This even though a longstanding offer from project developer Energy Transfer Partners (ETP) to pay is still in force, Kallanish Energy finds.
One taxpayer watchdog group questions why the state isn’t jumping at the ETP offer. “You take the money when you can get it,” Dustin Gawrylow, managing director of the North Dakota Watchdog Network, told the Associated Press.
However, Common Cause, a nonpartisan group that promotes government accountability, said accepting money from a private-sector business in an industry it regulates would present the state with an ethical dilemma.
Pipeline opponents have long accused the state of being too cozy with ETP, and if the state takes the company’s money “it certainly would lend credence to those arguments,” Joye Braun, a protest leader, told AP.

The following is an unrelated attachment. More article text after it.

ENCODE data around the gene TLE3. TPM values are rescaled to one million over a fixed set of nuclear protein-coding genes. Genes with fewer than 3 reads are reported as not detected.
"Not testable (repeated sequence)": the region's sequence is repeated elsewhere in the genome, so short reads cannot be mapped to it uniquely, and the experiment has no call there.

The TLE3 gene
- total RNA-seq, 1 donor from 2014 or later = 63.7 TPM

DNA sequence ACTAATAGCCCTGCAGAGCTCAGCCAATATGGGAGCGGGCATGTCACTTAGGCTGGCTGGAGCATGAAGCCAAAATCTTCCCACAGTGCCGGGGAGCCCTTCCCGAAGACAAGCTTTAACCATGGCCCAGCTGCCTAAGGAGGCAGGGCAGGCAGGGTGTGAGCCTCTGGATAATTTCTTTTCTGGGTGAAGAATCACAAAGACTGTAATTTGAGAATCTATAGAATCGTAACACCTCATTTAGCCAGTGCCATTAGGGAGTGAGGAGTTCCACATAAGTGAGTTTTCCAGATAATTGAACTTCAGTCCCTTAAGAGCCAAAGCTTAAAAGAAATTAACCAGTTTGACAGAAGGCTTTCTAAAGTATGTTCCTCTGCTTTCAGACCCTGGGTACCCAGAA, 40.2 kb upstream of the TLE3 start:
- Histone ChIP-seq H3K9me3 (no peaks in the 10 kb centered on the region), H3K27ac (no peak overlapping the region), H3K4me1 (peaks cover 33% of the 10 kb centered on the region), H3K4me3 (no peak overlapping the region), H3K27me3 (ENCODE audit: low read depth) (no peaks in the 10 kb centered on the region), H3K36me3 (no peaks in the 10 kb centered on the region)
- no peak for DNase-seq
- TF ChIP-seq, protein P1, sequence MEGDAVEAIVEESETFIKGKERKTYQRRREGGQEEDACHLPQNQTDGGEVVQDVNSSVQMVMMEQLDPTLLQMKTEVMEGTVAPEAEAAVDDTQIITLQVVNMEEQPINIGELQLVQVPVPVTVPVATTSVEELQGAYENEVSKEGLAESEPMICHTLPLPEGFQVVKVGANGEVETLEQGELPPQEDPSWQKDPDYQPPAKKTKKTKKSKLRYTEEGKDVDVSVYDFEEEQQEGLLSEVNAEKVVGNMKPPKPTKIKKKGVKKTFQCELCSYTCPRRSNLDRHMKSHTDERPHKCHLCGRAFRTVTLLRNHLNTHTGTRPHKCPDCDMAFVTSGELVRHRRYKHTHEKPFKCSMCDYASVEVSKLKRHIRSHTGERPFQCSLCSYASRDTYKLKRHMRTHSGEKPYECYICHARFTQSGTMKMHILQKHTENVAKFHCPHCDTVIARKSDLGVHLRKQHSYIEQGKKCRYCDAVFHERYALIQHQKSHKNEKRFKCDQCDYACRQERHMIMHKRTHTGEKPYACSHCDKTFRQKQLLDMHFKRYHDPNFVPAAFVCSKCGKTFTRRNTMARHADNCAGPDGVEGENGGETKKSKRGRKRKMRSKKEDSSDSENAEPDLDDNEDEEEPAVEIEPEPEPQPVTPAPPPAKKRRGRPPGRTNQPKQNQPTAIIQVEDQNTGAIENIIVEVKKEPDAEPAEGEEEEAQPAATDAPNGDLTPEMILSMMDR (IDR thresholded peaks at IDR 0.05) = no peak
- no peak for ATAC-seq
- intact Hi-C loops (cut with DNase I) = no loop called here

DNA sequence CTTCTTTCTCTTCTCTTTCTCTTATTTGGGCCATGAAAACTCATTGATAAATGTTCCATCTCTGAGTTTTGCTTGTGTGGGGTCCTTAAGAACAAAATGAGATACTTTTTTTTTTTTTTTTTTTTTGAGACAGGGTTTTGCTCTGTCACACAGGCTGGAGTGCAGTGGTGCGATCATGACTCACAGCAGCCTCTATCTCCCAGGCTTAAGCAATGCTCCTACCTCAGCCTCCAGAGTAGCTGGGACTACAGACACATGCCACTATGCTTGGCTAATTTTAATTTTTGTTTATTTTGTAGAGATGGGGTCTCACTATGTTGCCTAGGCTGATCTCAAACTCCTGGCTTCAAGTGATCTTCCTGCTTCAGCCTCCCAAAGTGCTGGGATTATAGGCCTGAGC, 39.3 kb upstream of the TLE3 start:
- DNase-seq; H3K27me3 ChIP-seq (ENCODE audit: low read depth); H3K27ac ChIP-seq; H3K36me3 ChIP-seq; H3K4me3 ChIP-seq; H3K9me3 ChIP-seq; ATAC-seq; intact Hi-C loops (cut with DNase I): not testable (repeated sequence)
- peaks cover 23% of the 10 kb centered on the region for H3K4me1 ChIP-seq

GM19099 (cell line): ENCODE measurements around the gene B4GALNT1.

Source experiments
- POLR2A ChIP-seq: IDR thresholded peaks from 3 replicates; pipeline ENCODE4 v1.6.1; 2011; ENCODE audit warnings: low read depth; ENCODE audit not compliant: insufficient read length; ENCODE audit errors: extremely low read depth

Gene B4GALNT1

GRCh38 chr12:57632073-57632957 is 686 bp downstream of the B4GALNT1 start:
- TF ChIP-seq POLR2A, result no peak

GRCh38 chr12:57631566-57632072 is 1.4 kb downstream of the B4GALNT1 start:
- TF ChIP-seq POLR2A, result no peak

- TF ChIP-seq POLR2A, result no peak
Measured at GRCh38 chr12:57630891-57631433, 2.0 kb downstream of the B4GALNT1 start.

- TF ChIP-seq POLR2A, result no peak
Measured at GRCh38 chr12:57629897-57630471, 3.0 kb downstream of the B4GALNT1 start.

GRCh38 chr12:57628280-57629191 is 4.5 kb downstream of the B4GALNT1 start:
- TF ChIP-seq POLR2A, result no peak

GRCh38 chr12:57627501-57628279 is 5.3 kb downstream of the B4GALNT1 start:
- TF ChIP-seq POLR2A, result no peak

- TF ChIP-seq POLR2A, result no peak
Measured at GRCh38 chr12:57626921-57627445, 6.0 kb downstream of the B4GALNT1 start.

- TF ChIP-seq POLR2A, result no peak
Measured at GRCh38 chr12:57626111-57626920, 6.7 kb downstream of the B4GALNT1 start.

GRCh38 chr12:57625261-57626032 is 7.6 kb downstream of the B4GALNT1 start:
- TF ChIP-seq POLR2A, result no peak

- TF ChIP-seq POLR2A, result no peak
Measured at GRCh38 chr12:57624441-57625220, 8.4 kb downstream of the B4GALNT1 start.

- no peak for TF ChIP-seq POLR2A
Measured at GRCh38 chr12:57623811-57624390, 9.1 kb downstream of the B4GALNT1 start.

“For Energy Transfer to offer a donation, basically that’s paying off the state for using state resources as personal security,” she said.
Work is soon finished on the $3.8 billion pipeline to move North Dakota crude 1,200 miles to a Patoka, Ill., and oil could be flowing as early as today despite an ongoing legal challenge by Sioux tribes who fear the project could affect their water supply — a claim ETP rejects.
State Budget Director Pam Sharp told AP nothing in state law would prevent North Dakota from accepting ETP’s donation, and that it’s happened before, though not in such a sizable amount.